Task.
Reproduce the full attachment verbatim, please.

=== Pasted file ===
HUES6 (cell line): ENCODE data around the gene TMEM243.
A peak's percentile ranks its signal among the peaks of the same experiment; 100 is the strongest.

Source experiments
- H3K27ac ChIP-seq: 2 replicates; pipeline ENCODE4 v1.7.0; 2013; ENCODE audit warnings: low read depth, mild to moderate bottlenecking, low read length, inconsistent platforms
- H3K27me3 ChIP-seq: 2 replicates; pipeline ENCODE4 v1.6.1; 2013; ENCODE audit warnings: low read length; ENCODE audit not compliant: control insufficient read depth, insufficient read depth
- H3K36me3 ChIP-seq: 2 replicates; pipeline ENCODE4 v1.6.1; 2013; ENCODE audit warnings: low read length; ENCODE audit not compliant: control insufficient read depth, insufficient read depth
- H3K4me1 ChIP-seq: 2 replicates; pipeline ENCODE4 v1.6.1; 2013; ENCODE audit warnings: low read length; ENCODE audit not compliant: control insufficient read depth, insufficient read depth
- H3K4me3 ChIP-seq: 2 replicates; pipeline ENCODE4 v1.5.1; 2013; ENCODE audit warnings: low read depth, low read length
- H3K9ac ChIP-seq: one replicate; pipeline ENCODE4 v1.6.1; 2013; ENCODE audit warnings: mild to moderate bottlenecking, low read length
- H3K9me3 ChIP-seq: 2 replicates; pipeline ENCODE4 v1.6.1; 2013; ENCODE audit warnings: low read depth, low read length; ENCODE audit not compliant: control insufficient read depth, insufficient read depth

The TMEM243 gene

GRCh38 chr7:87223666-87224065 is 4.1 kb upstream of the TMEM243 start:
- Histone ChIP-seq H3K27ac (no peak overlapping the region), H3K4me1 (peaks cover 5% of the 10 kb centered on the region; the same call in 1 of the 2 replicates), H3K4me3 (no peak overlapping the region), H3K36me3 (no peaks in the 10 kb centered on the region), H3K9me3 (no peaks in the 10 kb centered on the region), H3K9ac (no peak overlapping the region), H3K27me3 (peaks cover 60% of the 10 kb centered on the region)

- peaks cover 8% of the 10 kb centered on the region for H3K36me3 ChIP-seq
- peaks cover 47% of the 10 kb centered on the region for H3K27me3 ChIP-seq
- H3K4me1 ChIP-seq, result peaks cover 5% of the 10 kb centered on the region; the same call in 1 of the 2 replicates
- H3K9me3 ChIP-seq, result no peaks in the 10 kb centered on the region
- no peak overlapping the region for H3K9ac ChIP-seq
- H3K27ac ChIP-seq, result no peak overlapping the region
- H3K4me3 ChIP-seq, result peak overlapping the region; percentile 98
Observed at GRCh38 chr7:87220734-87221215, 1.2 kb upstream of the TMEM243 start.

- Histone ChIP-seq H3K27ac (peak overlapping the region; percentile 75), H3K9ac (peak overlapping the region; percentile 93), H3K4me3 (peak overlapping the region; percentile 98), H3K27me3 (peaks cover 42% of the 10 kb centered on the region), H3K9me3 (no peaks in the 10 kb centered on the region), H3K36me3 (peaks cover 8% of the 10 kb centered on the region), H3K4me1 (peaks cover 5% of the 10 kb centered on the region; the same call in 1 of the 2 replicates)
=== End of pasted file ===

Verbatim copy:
HUES6 (cell line): ENCODE data around the gene TMEM243.
A peak's percentile ranks its signal among the peaks of the same experiment; 100 is the strongest.

Source experiments
- H3K27ac ChIP-seq: 2 replicates; pipeline ENCODE4 v1.7.0; 2013; ENCODE audit warnings: low read depth, mild to moderate bottlenecking, low read length, inconsistent platforms
- H3K27me3 ChIP-seq: 2 replicates; pipeline ENCODE4 v1.6.1; 2013; ENCODE audit warnings: low read length; ENCODE audit not compliant: control insufficient read depth, insufficient read depth
- H3K36me3 ChIP-seq: 2 replicates; pipeline ENCODE4 v1.6.1; 2013; ENCODE audit warnings: low read length; ENCODE audit not compliant: control insufficient read depth, insufficient read depth
- H3K4me1 ChIP-seq: 2 replicates; pipeline ENCODE4 v1.6.1; 2013; ENCODE audit warnings: low read length; ENCODE audit not compliant: control insufficient read depth, insufficient read depth
- H3K4me3 ChIP-seq: 2 replicates; pipeline ENCODE4 v1.5.1; 2013; ENCODE audit warnings: low read depth, low read length
- H3K9ac ChIP-seq: one replicate; pipeline ENCODE4 v1.6.1; 2013; ENCODE audit warnings: mild to moderate bottlenecking, low read length
- H3K9me3 ChIP-seq: 2 replicates; pipeline ENCODE4 v1.6.1; 2013; ENCODE audit warnings: low read depth, low read length; ENCODE audit not compliant: control insufficient read depth, insufficient read depth

The TMEM243 gene

GRCh38 chr7:87223666-87224065 is 4.1 kb upstream of the TMEM243 start:
- Histone ChIP-seq H3K27ac (no peak overlapping the region), H3K4me1 (peaks cover 5% of the 10 kb centered on the region; the same call in 1 of the 2 replicates), H3K4me3 (no peak overlapping the region), H3K36me3 (no peaks in the 10 kb centered on the region), H3K9me3 (no peaks in the 10 kb centered on the region), H3K9ac (no peak overlapping the region), H3K27me3 (peaks cover 60% of the 10 kb centered on the region)

- peaks cover 8% of the 10 kb centered on the region for H3K36me3 ChIP-seq
- peaks cover 47% of the 10 kb centered on the region for H3K27me3 ChIP-seq
- H3K4me1 ChIP-seq, result peaks cover 5% of the 10 kb centered on the region; the same call in 1 of the 2 replicates
- H3K9me3 ChIP-seq, result no peaks in the 10 kb centered on the region
- no peak overlapping the region for H3K9ac ChIP-seq
- H3K27ac ChIP-seq, result no peak overlapping the region
- H3K4me3 ChIP-seq, result peak overlapping the region; percentile 98
Observed at GRCh38 chr7:87220734-87221215, 1.2 kb upstream of the TMEM243 start.

- Histone ChIP-seq H3K27ac (peak overlapping the region; percentile 75), H3K9ac (peak overlapping the region; percentile 93), H3K4me3 (peak overlapping the region; percentile 98), H3K27me3 (peaks cover 42% of the 10 kb centered on the region), H3K9me3 (no peaks in the 10 kb centered on the region), H3K36me3 (peaks cover 8% of the 10 kb centered on the region), H3K4me1 (peaks cover 5% of the 10 kb centered on the region; the same call in 1 of the 2 replicates)